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Federal judge re-affirms sentence in Amish hair-cutting case

May 3, 2018
FILE - In this Oct. 10, 2011, file photo, Samuel Mullet Sr. stands in front of his home in Bergholz, Ohio. U.S. District Judge Dan Polster rejected Mullet's latest appeal Wednesday, May 2, 2018, of a nearly 11-year prison sentence he received as leader of a breakaway group prosecuted for hair- and beard-cutting attacks on fellow Amish in 2011. The judge disagreed with arguments Mullet's previous lawyer made mistakes, ruling the alleged errors weren't prejudicial and Mullet wasn't denied a fair trial. (AP Photo/Amy Sancetta, File)

CLEVELAND (AP) — The leader of a breakaway Amish group in Ohio convicted in hair- and beard-cutting attacks has lost an attempt to appeal his sentence in federal court.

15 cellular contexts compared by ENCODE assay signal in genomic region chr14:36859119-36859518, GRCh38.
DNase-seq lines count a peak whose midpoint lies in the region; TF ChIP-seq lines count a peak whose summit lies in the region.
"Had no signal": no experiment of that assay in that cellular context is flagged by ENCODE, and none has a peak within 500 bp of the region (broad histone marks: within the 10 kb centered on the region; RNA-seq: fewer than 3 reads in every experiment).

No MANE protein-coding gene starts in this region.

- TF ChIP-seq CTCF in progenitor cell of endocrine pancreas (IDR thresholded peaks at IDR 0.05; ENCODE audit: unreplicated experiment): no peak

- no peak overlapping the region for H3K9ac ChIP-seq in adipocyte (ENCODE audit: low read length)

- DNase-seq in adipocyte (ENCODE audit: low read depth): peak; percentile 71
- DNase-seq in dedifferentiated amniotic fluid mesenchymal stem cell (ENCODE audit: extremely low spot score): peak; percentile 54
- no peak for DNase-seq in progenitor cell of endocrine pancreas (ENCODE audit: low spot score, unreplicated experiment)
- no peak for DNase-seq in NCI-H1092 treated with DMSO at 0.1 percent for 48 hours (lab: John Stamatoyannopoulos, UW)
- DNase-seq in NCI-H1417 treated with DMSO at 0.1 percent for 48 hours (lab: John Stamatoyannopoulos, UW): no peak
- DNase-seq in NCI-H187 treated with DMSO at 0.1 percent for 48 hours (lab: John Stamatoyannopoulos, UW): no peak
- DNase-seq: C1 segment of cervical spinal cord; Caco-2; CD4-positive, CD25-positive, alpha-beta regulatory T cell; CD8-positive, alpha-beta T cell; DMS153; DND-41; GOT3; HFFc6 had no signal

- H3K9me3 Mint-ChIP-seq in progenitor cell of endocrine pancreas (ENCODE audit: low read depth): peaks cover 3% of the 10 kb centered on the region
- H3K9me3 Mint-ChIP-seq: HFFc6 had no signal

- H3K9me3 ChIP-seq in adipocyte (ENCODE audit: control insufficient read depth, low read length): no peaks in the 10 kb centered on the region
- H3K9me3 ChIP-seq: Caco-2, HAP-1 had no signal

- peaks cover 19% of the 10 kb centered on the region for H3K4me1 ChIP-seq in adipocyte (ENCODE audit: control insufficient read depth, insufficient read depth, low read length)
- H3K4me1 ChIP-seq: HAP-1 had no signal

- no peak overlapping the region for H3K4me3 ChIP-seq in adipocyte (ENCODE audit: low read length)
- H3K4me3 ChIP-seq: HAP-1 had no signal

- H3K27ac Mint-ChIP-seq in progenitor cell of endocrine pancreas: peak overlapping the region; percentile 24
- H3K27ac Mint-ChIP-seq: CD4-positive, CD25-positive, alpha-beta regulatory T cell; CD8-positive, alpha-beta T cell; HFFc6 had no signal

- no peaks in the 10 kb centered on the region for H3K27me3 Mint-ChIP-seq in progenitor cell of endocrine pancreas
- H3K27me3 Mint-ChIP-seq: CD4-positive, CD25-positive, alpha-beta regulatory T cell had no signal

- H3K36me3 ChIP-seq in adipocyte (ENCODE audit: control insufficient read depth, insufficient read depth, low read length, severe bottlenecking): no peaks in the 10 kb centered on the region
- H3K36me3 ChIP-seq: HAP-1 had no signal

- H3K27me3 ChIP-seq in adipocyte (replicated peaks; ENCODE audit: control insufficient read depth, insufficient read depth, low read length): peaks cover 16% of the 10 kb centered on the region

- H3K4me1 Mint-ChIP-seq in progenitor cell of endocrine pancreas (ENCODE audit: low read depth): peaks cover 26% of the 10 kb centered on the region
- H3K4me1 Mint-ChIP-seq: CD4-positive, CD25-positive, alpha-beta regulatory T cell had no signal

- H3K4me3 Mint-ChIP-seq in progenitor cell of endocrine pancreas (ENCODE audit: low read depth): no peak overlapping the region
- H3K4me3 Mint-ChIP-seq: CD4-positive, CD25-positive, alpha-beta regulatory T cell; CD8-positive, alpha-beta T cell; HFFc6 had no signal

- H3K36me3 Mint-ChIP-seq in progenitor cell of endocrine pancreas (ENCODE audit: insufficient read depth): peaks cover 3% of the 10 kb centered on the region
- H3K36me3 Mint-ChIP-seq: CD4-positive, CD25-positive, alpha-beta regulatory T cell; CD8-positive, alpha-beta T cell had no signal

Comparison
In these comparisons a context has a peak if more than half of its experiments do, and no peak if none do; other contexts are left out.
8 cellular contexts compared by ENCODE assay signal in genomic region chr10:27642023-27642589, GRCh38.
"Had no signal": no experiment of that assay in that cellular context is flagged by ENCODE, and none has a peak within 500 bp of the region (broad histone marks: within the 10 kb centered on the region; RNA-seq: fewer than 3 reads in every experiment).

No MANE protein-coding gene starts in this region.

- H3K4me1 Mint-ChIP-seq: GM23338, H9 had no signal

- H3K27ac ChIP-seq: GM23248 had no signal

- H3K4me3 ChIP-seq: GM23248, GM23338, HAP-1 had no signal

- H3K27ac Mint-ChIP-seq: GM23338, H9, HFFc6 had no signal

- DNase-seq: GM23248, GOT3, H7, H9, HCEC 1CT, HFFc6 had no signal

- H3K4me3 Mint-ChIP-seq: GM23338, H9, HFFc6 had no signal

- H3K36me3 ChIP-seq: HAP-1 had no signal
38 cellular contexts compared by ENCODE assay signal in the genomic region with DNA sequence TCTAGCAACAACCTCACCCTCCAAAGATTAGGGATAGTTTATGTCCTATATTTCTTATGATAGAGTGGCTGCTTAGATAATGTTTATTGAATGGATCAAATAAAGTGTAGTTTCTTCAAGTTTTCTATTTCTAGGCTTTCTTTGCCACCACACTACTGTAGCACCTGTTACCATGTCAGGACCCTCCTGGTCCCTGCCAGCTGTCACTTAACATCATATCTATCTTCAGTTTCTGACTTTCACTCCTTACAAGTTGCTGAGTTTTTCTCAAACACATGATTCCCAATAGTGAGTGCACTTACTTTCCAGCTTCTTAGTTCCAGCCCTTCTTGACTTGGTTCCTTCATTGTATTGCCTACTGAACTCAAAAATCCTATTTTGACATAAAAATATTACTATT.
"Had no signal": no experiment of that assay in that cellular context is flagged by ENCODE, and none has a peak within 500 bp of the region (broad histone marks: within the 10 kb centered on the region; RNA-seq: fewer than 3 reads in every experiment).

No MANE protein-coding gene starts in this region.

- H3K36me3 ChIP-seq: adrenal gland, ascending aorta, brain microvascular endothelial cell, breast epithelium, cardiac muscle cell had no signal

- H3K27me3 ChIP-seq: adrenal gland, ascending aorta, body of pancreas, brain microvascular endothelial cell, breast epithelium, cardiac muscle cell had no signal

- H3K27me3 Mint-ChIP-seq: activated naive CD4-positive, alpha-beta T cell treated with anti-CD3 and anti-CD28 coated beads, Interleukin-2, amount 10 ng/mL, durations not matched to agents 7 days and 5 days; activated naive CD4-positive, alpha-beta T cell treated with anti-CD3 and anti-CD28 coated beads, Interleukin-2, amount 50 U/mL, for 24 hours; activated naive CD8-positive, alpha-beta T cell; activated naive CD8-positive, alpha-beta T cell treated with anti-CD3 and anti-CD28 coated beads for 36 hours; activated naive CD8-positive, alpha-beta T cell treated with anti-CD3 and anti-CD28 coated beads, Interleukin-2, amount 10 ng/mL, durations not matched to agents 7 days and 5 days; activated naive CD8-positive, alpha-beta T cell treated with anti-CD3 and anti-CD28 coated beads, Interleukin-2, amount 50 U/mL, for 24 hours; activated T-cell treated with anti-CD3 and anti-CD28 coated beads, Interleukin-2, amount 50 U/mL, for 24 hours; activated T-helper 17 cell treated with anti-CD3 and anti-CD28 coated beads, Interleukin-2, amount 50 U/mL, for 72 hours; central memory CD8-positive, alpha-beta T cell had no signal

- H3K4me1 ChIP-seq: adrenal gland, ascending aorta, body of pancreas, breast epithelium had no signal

An attorney for 72-year-old Samuel Mullet Sr. argues that Mullet’s previous lawyer made mistakes.

U.S. District Judge Dan Polster disagreed Wednesday, concluding that those alleged errors weren’t prejudicial and that Mullet wasn’t denied a fair trial.

A message seeking comment on the decision was left Thursday for Mullet’s current lawyer.

Defense attorneys say the 2011 hair- and beard-cutting attacks stemmed from family disputes. Prosecutors say the motive was religious, as hair and beards have spiritual significance in the Amish faith.

Mullet is serving a sentence of about 11 years. Of the 16 Amish community members convicted in the case, only Mullet remains imprisoned.

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